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Kyle Rittenhouse juror dismissed after 'joke' about Jacob Blake shooting

In dismissing the juror, the judge said it was “clear that the appearance of bias is present and it would seriously undermine the outcome of the case."
Credit: AP
Judge Bruce Schroeder talks about the juror who attempted to tell a joke to a bailiff during Kyle Rittenhouse's trial at the Kenosha County Courthouse in Kenosha, Wis., on Thursday, Nov. 4, 2021.

KENOSHA, Wis. — A juror in Kyle Rittenhouse's murder trial was dismissed Thursday after a court security officer reported that the man told a joke about the police shooting of Jacob Blake, which set off protests in the Wisconsin city where Rittenhouse is accused of shooting three people.

Kenosha County Circuit Judge Bruce Schroeder said the security officer reported the remarks earlier this week. Prosecutor Thomas Binger said the remarks as shared showed racial bias. Blake, who is Black, was shot by a white Kenosha police officer and left partially paralyzed.

When Schroeder called the juror into the courtroom to discuss what he said, the juror said he didn't want to repeat his comments. But Schroeder said it was “clear that the appearance of bias is present and it would seriously undermine the outcome of the case” and that the juror would be dismissed.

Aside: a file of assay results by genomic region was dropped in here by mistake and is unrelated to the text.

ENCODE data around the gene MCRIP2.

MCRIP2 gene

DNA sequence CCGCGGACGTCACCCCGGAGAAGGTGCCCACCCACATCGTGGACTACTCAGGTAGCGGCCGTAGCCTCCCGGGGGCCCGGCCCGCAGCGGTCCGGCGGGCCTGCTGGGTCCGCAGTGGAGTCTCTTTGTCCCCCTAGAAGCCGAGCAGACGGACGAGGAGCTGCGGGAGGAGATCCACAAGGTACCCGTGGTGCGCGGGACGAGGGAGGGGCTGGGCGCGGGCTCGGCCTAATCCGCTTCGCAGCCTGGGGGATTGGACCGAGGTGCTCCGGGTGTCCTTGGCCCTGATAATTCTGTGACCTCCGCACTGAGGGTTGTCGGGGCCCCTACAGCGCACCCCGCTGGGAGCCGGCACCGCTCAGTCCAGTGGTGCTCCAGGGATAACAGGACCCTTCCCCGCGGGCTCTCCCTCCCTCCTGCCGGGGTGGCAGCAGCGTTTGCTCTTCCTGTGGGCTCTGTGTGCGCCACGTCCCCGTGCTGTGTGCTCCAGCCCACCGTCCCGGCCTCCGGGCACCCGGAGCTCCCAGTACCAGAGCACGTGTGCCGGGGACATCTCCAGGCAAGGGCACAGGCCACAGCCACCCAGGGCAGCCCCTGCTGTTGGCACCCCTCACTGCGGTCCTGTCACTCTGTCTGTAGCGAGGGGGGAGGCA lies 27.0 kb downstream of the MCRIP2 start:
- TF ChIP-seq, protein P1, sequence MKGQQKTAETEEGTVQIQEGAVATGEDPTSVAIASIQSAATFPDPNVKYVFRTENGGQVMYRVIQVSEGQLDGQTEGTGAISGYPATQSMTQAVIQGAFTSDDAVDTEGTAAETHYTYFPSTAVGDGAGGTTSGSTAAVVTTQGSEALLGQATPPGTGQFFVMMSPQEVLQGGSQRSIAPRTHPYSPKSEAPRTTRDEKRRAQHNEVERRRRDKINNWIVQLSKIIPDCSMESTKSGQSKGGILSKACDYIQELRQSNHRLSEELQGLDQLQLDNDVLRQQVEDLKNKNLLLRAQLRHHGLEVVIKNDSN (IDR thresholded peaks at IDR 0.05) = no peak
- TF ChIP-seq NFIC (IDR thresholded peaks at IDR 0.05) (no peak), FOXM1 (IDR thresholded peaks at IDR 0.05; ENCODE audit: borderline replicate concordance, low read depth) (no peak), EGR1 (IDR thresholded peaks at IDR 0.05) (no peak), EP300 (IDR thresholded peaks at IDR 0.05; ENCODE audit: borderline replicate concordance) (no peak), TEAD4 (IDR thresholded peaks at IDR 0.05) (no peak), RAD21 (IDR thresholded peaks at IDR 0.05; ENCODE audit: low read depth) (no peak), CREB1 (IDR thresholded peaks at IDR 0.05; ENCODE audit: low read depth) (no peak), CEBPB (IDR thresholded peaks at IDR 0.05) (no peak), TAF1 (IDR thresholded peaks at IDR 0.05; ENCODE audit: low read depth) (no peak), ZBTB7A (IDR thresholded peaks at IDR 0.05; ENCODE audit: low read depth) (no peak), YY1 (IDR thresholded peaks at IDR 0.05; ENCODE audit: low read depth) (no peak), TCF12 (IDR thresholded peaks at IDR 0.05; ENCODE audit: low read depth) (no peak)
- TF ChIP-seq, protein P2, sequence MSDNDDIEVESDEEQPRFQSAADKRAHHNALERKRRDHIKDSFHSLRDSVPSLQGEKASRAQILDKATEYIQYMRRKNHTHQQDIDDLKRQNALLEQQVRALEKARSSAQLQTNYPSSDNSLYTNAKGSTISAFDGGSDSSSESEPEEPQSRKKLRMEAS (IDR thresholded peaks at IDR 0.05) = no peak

The juror then responded: “It wasn’t anything to do with the case. It wasn’t anything to do with Kyle."

Rittenhouse, 18, of Antioch, Illinois, killed two people and injured a third during an August 2020 protest against police brutality in Kenosha. The protests started after the police officer shot Blake in the back while responding to a reported domestic disturbance. Blake had been fighting with officers and had a knife. The county prosecutor later declined to charge the officer.

Credit: AP
Kyle Rittenhouse waits for his legal team before the trail trial at the Kenosha County Courthouse in Kenosha, Wis., on Thursday, Nov. 4, 2021 (Sean Krajacic/The Kenosha News via AP, Pool)

Twenty jurors were seated this week for Rittenhouse's trial on homicide and other charges, with Schroeder saying he would decide later which 12 would decide the case and which would be alternates.

Rittenhouse, who said he went to the protest that night to protect businesses from being damaged by protesters, could get life in prison if convicted in the politically polarizing case. Prosecutors have portrayed Rittenhouse as the instigator of the bloodshed, while his lawyer says Rittenhouse acted in self-defense.

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